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The state has made it virtually impossible for school districts to access a pot of money set aside for urgent seismic repairs on more than 7,500 school buildings that have been listed for nearly a decade as potentially unsafe, records and interviews show.

Five years ago, California voters approved more than $10 billion in bonds for school construction, carving out nearly $200 million to shore up the state's seismically unsafe school buildings. The list included more than 70 Sonoma County buildings spread over 12 districts and more than 30 schools.

Gov. Arnold Schwarzenegger boasted that it was the first time the state had earmarked money specifically to improve earthquake safety in schools.

But the need was far greater to fix these buildings — $4.7 billion.

As the Schwarzenegger administration decided how to dole out a limited amount of money, it worried about a rush on the funding, according to internal emails and memos obtained by California Watch. The concern prompted the administration to set a high bar for schools to qualify.

Instead of thousands of schools vying for the money, about three dozen buildings — at school districts in Humboldt, Riverside, San Bernardino, Ventura, Alameda, Los Angeles and San Benito counties — met the requirements. A subsequent analysis for the Office of Public School Construction reduced the number of qualified schools even further — to just 20 buildings in the state.

To date, only two schools have accessed the fund. San Ramon Valley High School is using $3.6 million to build a new gym, and Piedmont High School is taking $1 million for two renovation projects.

Mary Lou Zoback, a former research scientist with the U.S. Geological Survey and vice president at Risk Management Solutions, which advises the insurance industry on catastrophe risk, said she was appalled at the restrictive rules.

"They have created a bureaucratic process all about dollars and cents rather than potentially about kids' lives," said Zoback, adding that her interpretation of the rules would exclude nearly the entire state from funding, including the San Francisco Peninsula.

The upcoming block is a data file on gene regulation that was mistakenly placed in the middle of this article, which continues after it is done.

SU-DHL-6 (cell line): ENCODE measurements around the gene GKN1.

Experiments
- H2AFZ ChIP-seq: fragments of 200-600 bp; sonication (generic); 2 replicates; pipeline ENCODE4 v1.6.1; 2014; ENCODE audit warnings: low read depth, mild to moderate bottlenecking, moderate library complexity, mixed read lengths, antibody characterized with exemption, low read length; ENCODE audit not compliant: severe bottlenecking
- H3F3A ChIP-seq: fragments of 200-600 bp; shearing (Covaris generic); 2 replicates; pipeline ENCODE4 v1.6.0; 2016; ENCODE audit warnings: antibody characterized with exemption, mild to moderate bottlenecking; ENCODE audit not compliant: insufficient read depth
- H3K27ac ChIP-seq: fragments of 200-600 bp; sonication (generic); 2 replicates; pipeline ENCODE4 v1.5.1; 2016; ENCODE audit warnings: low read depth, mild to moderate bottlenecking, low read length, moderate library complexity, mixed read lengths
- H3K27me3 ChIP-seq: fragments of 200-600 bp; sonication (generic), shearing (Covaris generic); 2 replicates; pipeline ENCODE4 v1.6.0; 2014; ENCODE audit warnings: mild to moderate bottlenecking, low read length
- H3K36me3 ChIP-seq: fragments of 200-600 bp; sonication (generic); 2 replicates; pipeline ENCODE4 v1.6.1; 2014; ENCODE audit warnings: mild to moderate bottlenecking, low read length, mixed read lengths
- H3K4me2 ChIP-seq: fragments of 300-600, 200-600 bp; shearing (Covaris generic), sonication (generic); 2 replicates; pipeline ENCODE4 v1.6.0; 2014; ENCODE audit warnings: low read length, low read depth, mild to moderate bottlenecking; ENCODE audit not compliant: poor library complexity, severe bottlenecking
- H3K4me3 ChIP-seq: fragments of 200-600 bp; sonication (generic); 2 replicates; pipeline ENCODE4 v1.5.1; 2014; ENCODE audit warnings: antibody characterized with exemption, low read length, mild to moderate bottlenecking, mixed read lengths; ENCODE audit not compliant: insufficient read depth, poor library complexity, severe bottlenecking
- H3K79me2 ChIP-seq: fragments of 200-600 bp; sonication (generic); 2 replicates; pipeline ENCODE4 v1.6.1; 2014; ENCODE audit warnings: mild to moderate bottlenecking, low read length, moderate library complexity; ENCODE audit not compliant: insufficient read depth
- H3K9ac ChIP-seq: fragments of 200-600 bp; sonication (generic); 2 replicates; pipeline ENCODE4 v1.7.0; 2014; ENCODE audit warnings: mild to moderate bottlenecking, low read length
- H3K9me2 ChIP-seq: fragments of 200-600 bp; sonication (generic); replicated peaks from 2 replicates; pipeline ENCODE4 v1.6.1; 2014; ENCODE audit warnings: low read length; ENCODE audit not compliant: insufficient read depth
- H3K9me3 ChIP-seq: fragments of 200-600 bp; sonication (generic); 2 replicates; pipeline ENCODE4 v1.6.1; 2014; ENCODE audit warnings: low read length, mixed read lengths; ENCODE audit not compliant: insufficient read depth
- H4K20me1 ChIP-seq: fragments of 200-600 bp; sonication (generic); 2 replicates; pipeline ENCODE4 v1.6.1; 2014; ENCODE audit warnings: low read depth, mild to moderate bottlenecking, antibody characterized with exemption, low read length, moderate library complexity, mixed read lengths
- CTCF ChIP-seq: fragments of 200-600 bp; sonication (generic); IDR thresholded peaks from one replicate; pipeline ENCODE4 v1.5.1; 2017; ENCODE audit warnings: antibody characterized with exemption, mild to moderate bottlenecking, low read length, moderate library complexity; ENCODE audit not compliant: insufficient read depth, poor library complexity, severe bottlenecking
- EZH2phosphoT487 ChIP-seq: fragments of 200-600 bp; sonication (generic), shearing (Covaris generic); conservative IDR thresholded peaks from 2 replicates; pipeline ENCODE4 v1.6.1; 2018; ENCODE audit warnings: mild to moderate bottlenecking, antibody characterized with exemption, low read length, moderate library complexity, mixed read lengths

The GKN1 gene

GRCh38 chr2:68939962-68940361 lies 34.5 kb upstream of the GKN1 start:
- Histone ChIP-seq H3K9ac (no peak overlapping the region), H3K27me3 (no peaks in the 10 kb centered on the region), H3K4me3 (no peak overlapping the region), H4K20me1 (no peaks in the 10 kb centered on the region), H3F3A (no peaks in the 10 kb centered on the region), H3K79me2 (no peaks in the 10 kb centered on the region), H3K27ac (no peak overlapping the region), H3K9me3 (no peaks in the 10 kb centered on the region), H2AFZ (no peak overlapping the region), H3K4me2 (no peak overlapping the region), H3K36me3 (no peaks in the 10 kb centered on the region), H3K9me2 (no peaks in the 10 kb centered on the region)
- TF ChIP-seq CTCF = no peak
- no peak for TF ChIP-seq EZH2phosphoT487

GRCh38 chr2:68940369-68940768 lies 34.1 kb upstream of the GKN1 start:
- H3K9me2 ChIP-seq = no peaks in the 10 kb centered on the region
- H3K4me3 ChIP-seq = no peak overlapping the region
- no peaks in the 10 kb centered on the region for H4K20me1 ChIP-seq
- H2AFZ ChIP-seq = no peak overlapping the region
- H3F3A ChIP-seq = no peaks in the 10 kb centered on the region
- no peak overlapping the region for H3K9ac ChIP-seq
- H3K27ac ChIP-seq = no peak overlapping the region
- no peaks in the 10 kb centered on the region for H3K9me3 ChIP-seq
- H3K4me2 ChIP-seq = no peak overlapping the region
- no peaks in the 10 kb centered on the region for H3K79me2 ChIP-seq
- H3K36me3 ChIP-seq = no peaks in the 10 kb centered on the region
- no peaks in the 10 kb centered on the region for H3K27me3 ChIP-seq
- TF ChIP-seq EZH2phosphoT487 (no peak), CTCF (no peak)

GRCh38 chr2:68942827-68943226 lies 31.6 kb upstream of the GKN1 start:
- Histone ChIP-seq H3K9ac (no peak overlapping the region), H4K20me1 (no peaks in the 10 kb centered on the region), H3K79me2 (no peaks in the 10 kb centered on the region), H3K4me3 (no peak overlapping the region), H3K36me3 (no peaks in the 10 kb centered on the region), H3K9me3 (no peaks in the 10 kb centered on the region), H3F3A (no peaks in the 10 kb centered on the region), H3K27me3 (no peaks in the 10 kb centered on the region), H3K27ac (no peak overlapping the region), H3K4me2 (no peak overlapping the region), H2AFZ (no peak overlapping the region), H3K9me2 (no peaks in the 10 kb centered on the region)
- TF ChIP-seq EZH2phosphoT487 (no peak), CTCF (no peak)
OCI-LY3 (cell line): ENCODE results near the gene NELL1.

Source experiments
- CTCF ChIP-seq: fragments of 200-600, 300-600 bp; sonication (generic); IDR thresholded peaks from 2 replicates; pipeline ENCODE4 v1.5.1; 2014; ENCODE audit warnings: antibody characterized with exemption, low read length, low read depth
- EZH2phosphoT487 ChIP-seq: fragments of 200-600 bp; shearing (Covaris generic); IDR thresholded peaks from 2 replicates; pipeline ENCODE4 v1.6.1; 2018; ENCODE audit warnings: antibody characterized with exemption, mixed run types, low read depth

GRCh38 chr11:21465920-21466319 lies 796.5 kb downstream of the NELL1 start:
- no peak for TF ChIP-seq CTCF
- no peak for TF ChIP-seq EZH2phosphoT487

State Senate Majority Leader Ellen Corbett, D-San Leandro, who spearheaded the effort in 2002 to create an inventory of the state's most vulnerable school buildings, also said she was surprised the administration had so severely limited access to the repair money. Corbett now wants to hold legislative hearings on the matter to find out what happened.

"If we're doing something that puts children at risk, it's unacceptable," she said.

Officials with Santa Rosa City Schools, the local district with the most buildings on the list, said strictures on the fund prevented them from even applying for it.

But Doug Bower, associate superintendent of Santa Rosa City Schools, said the district has funded millions of dollars of work in the past 15 years to upgrade schools.

The Santa Rosa district had 18 buildings on the list at five schools: Brook Hill Elementary, Lincoln Elementary, Comstock Elementary, Montgomery High and Santa Rosa High.

Bower said those schools were safe according to all standards in place when the work was done on them. He said the district would work with state officials to remove them from the list of potentially unsafe schools.

The bond money remains unspent amid massive budget shortfalls.

H.D. Palmer, a spokesman for the Department of Finance under Schwarzenegger and the current governor, Jerry Brown, said he doesn't believe the office made any mistakes in calculating the number of schools that would qualify for the bond money. The formula was based on information the administration had at the time, he said.

"We at the Department of Finance have been continually pushing for improved criteria that would provide opportunities for more school districts to be eligible for funds," Palmer said.

Palmer acknowledged that the limited amount of money available for seismic repairs factored into the administration's decisions about the stringent standards.